• All the Shah's Men

  • An American Coup and the Roots of Middle East Terror
  • By: Stephen Kinzer
  • Narrated by: Michael Prichard
  • Length: 10 hrs and 24 mins
  • Unabridged Audiobook
  • Release date: 02-26-04
  • Language: English
  • Publisher: Tantor Audio
  • 4.5 out of 5 stars 4.4 (985 ratings)

Regular price: $27.99

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Editorial Reviews

With his fast-paced narrative and deep ferreting out of the facts, Kinzer reassembles the CIA's 1953 coup of Mohammad Mossadegh, the democratically elected leader of Iran in favor of the bloodthirsty dictatorship of Mohammad Reza Shah, who is believed to have been a puppet for the US government.

If you like Robert Ludlum or John Le Carre, you'll delight in Kinzer's account of the return of the Shah to Iran. It's written and performed like a spy novel, with code names, secret meetings, and last-minute plot twists. Kinzer's a long-time, highly experienced New York Times foreign correspondent, so he's deft at crafting hard facts into compelling narrative.

Michael Prichard, a veteran narrator of everything from walking tours to military nonfiction, maintains a deliberate and steady pace. No shocking detail is overemphasized, and this contributes to the overall impact of the book.

What's most frightening is that in the middle of this listen you begin to see connections between the installation of the Shah in Iran and the events of 9/11. "Past is prologue" has rarely been as accurate as it is here.
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Publisher's Summary

Half a century ago, the United States overthrew the democratically elected prime minister of Iran, Mohammad Mossadegh, whose "crime" was nationalizing the country's oil industry. In a cloak-and-dagger story of spies, saboteurs, and secret agents, Kinzer reveals the involvement of Eisenhower, Churchill, Kermit Roosevelt, and the CIA in Operation Ajax, which restored Mohammad Reza Shah to power. Reza imposed a tyranny that ultimately sparked the Islamic Revolution of 1979 which, in turn, inspired fundamentalists throughout the Muslim world, including the Taliban and terrorists who thrived under its protection.
"It is not far-fetched," Kinzer asserts, "to draw a line from Operation Ajax through the Shah's repressive regime and the Islamic Revolution to the fireballs that engulfed the World Trade Center in New York."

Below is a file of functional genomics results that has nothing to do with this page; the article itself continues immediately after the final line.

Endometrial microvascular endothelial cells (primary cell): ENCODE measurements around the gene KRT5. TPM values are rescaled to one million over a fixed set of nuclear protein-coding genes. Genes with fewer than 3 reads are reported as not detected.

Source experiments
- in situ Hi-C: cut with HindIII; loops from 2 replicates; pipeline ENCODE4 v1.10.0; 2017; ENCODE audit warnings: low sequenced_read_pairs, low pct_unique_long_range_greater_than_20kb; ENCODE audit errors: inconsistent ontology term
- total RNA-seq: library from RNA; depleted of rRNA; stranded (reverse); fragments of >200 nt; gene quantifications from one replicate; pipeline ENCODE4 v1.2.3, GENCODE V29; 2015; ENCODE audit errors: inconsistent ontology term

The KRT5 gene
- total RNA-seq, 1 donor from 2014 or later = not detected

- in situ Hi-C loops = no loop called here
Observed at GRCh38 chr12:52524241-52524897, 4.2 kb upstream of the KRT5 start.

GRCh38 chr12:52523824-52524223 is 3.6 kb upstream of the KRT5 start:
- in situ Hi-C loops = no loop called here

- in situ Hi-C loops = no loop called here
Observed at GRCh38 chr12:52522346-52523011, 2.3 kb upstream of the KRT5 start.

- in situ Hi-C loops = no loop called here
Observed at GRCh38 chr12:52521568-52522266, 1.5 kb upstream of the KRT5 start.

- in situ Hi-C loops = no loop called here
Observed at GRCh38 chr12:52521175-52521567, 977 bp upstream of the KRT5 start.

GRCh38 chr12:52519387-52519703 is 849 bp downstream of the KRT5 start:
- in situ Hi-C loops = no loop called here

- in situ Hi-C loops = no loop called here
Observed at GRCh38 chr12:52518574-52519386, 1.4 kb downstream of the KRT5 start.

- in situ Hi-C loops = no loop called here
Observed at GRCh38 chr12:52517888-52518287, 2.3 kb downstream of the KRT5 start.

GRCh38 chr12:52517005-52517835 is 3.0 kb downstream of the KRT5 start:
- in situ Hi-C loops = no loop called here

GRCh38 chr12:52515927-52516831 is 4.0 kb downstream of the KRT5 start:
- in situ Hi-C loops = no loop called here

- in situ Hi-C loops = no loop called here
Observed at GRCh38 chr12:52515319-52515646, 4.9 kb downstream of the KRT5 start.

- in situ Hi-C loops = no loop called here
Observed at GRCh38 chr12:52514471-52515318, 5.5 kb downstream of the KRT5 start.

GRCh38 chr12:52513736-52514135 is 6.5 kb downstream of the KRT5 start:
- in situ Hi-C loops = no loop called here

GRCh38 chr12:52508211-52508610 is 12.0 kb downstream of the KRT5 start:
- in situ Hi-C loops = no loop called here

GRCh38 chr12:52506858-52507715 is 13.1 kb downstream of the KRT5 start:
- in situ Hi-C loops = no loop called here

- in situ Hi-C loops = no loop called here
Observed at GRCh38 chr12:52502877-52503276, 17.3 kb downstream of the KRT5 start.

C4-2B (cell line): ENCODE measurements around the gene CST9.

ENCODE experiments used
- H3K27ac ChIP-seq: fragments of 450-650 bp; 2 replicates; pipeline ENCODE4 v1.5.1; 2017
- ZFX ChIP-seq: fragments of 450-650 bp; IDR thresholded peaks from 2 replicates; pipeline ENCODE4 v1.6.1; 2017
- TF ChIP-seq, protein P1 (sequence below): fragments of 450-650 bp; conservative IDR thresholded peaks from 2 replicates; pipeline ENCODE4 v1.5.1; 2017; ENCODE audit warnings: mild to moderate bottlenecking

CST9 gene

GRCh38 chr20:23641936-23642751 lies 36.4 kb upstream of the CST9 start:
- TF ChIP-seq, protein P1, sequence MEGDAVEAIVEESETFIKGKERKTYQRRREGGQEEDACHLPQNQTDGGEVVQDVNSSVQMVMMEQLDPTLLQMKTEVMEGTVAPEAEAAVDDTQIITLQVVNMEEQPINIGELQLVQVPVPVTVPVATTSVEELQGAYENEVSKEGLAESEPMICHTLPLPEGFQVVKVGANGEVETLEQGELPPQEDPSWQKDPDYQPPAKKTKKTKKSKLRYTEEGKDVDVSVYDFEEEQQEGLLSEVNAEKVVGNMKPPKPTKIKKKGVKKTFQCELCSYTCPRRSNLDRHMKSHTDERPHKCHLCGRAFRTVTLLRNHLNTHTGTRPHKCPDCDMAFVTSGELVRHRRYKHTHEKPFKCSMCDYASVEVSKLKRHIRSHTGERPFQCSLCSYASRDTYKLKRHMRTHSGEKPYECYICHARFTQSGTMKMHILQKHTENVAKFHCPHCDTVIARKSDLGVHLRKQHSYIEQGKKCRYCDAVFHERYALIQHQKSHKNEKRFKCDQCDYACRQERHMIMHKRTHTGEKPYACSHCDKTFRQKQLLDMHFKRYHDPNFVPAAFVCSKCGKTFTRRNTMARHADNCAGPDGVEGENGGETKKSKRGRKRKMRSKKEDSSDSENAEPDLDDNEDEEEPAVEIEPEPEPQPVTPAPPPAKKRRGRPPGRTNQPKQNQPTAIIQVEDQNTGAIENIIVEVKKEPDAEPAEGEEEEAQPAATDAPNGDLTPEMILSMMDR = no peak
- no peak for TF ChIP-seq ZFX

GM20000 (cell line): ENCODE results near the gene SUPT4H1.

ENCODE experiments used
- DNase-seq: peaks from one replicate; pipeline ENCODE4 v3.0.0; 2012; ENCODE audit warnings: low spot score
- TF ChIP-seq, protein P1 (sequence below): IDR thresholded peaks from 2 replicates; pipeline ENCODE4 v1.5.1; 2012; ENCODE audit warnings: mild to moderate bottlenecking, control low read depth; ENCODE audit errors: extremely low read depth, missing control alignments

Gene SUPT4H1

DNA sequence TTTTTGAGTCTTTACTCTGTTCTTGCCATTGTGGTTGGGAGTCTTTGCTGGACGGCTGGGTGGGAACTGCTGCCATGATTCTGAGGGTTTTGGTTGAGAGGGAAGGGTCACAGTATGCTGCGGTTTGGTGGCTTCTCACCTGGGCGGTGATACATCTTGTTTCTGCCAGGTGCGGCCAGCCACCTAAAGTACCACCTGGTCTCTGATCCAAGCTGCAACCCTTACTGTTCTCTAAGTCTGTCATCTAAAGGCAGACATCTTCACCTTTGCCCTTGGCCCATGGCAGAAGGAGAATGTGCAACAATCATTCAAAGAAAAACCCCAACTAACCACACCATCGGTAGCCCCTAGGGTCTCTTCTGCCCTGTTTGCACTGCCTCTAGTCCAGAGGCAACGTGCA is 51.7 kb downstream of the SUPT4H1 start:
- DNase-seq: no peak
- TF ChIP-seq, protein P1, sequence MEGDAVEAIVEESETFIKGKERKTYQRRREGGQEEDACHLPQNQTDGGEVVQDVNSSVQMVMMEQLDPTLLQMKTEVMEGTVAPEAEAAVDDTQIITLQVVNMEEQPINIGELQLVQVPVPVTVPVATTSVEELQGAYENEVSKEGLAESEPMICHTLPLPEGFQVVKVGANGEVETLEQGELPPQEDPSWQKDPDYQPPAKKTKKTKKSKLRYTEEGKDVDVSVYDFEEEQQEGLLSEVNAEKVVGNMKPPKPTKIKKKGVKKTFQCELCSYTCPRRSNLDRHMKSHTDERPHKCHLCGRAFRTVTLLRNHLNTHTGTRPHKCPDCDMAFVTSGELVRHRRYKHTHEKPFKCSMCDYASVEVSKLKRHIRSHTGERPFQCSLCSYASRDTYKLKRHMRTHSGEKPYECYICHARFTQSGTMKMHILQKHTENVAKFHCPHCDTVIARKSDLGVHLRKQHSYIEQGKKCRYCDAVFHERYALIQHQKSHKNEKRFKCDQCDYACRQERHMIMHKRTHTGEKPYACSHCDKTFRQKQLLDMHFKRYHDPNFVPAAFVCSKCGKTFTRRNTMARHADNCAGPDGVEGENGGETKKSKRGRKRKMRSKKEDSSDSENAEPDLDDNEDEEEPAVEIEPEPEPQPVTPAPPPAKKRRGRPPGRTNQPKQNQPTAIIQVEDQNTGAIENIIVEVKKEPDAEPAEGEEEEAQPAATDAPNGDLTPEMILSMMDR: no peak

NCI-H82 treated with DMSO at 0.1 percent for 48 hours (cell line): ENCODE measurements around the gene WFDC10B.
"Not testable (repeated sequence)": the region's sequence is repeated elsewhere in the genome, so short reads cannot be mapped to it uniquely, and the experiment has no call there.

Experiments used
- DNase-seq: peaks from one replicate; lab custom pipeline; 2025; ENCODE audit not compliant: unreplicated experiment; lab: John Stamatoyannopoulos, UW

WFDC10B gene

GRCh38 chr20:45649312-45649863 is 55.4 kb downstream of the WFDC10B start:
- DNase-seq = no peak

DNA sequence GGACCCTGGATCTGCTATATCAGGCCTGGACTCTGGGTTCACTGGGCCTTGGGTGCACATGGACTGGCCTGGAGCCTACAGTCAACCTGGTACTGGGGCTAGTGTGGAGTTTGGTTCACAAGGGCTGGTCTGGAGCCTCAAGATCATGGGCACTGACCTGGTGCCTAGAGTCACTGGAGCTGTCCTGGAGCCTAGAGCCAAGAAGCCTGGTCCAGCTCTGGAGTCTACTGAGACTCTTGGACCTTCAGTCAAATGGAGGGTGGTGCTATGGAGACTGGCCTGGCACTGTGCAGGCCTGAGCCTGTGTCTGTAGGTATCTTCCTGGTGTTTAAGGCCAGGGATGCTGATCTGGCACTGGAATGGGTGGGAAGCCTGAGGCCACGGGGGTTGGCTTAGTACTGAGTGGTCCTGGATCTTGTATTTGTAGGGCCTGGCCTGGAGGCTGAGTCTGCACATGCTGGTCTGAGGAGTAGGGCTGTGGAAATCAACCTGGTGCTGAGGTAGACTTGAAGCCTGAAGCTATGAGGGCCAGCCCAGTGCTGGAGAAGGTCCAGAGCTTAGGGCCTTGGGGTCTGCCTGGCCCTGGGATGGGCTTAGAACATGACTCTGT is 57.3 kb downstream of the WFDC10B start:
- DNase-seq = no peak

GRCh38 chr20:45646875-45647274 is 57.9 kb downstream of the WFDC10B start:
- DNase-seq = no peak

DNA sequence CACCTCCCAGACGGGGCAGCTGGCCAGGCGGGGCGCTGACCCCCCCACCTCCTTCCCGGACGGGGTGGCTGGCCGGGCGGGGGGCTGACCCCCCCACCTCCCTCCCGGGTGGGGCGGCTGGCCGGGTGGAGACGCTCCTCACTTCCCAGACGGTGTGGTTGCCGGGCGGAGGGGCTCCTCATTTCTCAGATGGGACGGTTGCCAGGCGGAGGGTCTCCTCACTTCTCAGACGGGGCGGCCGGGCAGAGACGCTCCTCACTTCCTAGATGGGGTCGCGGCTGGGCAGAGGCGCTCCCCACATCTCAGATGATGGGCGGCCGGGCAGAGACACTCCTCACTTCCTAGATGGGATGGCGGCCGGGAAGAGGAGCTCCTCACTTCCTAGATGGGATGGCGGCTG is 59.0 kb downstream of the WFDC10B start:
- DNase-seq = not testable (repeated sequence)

©2003 Stephen Kinzer (P)2003 Tantor Media, Inc.
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Critic Reviews

"Breezy storytelling and diligent research....This stands as a textbook lesson in how not to conduct foreign policy." (Publisher's Weekly)
"With a keen journalistic eye, and with a novelist's pen....a very gripping read." (The New York Times)
"Kinzer's brilliant reconstruction of the Iranian coup is made even more fascinating by the fact that it is true. It is as gripping as a thriller, and also tells much about why the United States is involved today in places like Afgahanistan and Iraq." (Gore Vidal)
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Customer Reviews

Most Helpful
5 out of 5 stars
By A Reader on 03-01-04

What a book!

Reads like a spy thriller, yet provides you deep insights into politics of Middle East and identifies the roots of 9/11.

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11 of 11 people found this review helpful

5 out of 5 stars
By D. Keith on 04-10-04

The Law of Unintended Consequences writ large

I already knew something about the events that Kinzer describes here, but he tells the tale in a captivating fashion with rich detail and excellent historical background. He presents his conclusions in a balanced way, but his case against this American involvement is very compelling and makes me shudder when I consider the unintended consequences that could result from our latest Gulf adventure. This as the stated intended consequence of a stable, democratic, and friendly Iraq is looking more and more like a pipe dream turning into a nightmare. Truman emerges from this story as a real hero with the longer view of the dangers while various British and American leaders (particularly the Dulles brothers) are shown to be blinded by their own arrogance and in the end brought about incalculable harm.

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10 of 10 people found this review helpful

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